The digs at Saar reveal a very organised lifestyle in the Dilmun era


Dig up the past at Dilmun excavation site

The earliest recorded references to Bahrain date back to the third millennium BC, when it was known as Dilmun. An entire 100 by 150 metre village from the Dilmun era is presently being excavated, with the digs revealing breathtaking secrets of that period. The digs at Saar have proved the existence of a very organised lifestyle, with well-ordered roads, proper houses, workshops and a central marketplace.

For anyone even faintly interested in ancient civilisations, the site of the digs will be a hugely fascinating experience.


Barbar Temple an answered prayer for historians

Three temples, built one on top of the other, are providing vital clues to religious rites in the Dilmun era.

All three temples, constructed during the third and second millenniums, were dedicated to Enki, the god of wisdom and sweet water.

Legend has it that Enki lived in a subterranean palace covered in silver and lapis lazuli, near a fresh water lake.


Enjoy a desert BBQ

Go out and have a barbeque under a tent in the desert. It's a great getaway from the hustle and bustle of city life.


Bridge the gap between Bahrain and Saudi Arabia

The 25km-long King Fahad Causeway links Bahrain and Saudi Arabia and is one of the longest bridges between two countries in the world.

Most visitors will need a visa to actually cross into Saudi Arabia, but don't let that stop you from driving down the causeway up to the midway point.

It's an enjoyable drive across the waters, especially if you plan the trip between mid-morning and early evening when the traffic is light.


Dine at the Causeway Restaurant. Water view!

An added bonus for driving across the King Fahad Causeway is the tower restaurant at the midway point between Bahrain and Saudi Arabia.

It offers excellent refreshment, but even better is the spectacular view it affords across the seas to both countries.


Soar to (ahem) new heights at Jebel Dukhan.

The highest point in Bahrain is a mere 134 metres above sea level. Called Jebel Dukhan (Mountain of Smoke) because of the haze which frequently surrounds it on humid days, it nevertheless commands fine views and is a popular picnic spot.


Picture that! Personalised photo tours.

Arab World Tours (tel 9637737) offers special photo tours of Bahrain, where a professional photographer joins you as a guide, showing you the sights, providing picture tips and also making sure you aren't missing from your holiday photos.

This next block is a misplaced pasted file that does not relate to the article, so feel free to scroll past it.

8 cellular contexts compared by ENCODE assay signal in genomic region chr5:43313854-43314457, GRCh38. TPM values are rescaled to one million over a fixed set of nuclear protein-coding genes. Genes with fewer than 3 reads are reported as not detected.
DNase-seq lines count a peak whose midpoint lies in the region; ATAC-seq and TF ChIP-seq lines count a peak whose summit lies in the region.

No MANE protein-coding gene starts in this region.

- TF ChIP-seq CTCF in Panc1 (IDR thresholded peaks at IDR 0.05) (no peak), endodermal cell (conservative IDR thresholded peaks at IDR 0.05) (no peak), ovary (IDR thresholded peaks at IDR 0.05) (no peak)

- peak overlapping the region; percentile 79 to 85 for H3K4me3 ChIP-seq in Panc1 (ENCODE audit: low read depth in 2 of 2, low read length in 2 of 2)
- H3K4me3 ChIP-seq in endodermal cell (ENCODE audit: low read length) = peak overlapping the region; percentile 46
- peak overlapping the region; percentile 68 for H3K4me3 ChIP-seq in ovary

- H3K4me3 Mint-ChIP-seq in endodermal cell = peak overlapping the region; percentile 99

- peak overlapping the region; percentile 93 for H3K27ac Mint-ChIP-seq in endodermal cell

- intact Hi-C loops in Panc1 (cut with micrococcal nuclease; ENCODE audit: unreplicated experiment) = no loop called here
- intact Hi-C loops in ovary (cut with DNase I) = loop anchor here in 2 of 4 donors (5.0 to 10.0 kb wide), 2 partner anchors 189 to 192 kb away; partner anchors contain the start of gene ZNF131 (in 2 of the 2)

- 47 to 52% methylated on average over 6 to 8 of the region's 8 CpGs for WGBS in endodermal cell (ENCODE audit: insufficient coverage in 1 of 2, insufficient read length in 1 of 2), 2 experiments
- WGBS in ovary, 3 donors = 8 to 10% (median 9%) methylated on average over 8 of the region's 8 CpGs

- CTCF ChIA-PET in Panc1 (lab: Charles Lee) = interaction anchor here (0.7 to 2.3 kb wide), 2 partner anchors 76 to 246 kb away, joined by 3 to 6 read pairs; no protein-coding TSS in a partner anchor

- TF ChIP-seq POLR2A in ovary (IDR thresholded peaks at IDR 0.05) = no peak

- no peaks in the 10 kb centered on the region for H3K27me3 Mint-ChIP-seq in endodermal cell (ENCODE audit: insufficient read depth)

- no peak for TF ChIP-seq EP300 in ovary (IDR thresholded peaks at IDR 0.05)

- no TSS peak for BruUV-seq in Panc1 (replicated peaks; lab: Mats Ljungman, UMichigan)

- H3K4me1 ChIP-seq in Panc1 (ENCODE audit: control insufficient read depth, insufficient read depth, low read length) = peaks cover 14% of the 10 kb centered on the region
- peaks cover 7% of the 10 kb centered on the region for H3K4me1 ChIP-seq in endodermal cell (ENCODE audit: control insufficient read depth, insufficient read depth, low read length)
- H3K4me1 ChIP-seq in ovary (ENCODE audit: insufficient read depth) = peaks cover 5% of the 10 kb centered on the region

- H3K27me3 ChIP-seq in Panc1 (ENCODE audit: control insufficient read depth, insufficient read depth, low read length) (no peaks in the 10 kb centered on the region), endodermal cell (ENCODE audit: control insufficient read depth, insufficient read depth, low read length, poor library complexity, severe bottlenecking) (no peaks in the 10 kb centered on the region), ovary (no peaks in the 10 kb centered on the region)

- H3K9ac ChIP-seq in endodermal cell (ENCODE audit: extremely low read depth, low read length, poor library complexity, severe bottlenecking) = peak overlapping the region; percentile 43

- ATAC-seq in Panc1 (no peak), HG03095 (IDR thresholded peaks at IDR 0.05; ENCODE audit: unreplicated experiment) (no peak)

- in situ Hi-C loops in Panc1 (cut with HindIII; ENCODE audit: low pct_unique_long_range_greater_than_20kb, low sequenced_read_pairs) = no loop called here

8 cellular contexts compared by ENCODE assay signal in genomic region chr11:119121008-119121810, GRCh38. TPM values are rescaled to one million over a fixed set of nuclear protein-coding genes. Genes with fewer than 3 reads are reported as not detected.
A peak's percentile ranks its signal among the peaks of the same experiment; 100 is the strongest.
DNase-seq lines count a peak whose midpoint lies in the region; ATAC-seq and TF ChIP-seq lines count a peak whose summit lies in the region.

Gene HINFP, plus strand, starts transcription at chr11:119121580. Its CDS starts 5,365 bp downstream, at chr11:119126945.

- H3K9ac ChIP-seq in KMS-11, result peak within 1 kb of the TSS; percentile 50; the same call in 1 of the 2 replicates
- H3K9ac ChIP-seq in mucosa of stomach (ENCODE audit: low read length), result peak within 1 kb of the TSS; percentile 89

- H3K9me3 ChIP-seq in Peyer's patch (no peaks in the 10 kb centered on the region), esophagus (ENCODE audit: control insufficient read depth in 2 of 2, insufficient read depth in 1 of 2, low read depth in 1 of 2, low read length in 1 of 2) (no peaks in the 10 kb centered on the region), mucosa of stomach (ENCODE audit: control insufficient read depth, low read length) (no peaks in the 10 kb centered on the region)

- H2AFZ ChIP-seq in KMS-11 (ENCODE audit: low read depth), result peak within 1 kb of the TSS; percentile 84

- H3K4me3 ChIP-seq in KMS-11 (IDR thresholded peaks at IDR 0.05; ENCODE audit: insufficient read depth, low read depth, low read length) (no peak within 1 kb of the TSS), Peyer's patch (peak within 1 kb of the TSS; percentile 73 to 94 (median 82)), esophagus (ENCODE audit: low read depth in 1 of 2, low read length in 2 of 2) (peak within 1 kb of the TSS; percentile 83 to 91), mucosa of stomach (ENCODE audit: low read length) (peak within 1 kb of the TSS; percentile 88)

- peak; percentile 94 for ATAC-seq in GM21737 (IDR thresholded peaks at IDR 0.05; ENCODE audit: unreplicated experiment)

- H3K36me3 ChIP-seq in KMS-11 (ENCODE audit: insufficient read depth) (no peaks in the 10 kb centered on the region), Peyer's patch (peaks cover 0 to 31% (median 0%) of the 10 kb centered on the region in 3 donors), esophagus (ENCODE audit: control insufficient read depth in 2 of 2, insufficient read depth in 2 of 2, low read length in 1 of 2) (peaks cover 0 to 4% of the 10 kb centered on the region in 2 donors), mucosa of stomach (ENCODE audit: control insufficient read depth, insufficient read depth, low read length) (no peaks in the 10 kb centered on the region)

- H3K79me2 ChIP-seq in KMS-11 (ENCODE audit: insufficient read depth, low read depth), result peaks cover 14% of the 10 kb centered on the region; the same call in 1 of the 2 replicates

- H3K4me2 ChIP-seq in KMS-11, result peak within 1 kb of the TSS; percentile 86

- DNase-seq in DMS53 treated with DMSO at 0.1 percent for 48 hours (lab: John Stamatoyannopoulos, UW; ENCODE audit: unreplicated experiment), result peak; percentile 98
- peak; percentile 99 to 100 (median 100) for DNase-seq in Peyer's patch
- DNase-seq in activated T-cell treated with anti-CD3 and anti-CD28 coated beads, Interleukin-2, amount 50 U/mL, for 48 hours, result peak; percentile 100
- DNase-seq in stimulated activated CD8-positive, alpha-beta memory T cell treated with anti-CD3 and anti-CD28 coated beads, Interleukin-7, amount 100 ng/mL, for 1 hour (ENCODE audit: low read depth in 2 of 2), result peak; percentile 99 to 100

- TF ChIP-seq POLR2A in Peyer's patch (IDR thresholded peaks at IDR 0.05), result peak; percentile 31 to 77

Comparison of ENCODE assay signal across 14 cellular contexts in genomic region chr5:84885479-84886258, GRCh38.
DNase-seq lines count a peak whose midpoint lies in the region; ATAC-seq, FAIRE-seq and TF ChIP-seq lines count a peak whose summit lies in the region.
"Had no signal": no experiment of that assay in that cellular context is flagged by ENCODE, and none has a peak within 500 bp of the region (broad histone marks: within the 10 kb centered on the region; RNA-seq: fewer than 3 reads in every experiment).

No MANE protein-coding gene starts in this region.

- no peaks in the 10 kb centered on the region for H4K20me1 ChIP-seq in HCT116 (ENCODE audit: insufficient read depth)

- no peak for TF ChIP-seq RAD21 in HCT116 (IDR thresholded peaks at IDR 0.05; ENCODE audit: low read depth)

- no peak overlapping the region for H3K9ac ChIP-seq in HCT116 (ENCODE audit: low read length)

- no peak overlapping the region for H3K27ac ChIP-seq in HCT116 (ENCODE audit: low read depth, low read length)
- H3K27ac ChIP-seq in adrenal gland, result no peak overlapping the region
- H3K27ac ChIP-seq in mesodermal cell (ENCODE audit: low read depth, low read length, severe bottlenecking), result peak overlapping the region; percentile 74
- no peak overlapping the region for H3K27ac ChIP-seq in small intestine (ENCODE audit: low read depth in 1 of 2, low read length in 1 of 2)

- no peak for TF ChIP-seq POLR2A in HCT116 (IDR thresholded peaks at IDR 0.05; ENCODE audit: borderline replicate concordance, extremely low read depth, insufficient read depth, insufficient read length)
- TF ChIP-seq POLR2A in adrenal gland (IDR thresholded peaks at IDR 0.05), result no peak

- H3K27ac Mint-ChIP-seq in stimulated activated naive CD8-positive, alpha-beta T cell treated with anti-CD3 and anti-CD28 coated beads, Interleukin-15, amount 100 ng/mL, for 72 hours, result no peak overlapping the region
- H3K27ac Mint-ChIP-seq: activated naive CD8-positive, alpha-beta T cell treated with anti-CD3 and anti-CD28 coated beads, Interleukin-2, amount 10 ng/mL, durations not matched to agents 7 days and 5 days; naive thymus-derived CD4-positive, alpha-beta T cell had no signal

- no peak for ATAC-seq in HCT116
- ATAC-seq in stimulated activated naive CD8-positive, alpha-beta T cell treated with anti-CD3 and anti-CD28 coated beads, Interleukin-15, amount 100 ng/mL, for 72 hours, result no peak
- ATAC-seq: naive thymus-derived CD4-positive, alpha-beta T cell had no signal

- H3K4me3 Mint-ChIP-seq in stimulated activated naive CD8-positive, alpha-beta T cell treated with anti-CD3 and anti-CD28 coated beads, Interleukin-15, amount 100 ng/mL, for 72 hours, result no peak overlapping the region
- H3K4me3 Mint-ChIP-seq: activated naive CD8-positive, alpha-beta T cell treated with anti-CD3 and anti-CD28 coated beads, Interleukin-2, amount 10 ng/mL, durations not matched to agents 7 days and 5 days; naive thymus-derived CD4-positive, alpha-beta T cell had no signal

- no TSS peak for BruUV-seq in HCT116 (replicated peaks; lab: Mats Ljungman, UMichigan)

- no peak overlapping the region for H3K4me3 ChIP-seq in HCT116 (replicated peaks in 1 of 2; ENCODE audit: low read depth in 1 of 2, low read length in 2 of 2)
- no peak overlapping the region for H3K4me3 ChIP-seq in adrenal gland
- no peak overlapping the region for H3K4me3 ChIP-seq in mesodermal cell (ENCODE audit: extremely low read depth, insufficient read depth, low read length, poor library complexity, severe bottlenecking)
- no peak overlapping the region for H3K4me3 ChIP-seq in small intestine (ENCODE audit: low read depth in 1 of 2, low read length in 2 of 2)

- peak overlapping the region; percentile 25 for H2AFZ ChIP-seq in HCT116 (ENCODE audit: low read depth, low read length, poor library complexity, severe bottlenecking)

Other unusual tours available are fishing trips, camel rides, sailing expeditions and desert camps (see below).


Discover the charm of living in the desert .

Conveniences like television and air conditioning are taken for granted today, but it was not so long ago that Bahrain was more accustomed to a desert lifestyle.

Some tour companies, including Arab World Tours (tel 9637737), now offer a chance to explore what life was like in those days with an evening at a traditional desert camp.

Starting at sundown, the camp lasts well into the early hours of the morning. Bahrain Explored (tel 211477) also arranges parties under a Bedouin tent in the desert.


That's cool! Pre-electricity air conditioners.

Many houses in the old quarter of Manama and Muharraq still have 'windtowers', a traditional method of air-conditioning in the days before electricity.

The towers rise five or six metres above the house, are open on all four sides and are designed to catch the slightest wind and channel it down into the rooms, giving a cooling effect.


Soak in the flavour of traditional Bahrain.

Bahrain's current and former capitals Manama and Muharraq are joined by causeway, but the two islands could hardly be more different.

While Manama's skyline reveals the contours of a 21st century city, Muharraq still retains an old-world feel and charm.

The old winding lanes, wooden-shuttered homes, carved doors, stained glass windows, ancient windtowers and the aroma of essence and spices all contribute to the feeling of time standing still.


One for the birds: Take a nature tour.

Notwithstanding Bahrain's small size, there are a lot of attractions for nature lovers.

No fewer than 300 species of birds have been recorded in Bahrain, including the rare sooty falcon, and the world's largest Socotra Cormorant breeding colony.

Ecotours specialist AlReem (tel 710868) has special travel packages for birdwatchers and wildlife enthusiasts that you might want to check out.


NEXT: Shopping


Sightseeing - Popular

Off the Beaten Track

Art and Heritage

The Sporting Life


Food and Drink

Thirsting for More?



Tour Guides

Around the Island in 24 Hours

Around Bahrain in Seven Days

In Search of the Garden of Eden

Home Page

Planning A Trip?


What to See & Do

Where to Stay

Getting Around

Food and Drink

Arts & Crafts

Sports & Leisure



Visitor's Directory

Picture Gallery

Other Destinations

Meet the Team

Contact Us

208 full-colour pages!
Order your copy

When heading towards the Tree of Life in the desert, you may come across a herd of 40 or 50 camels. The herdsman is usually more than happy to let you take photographs and may even allow you to hop on one and have your picture taken.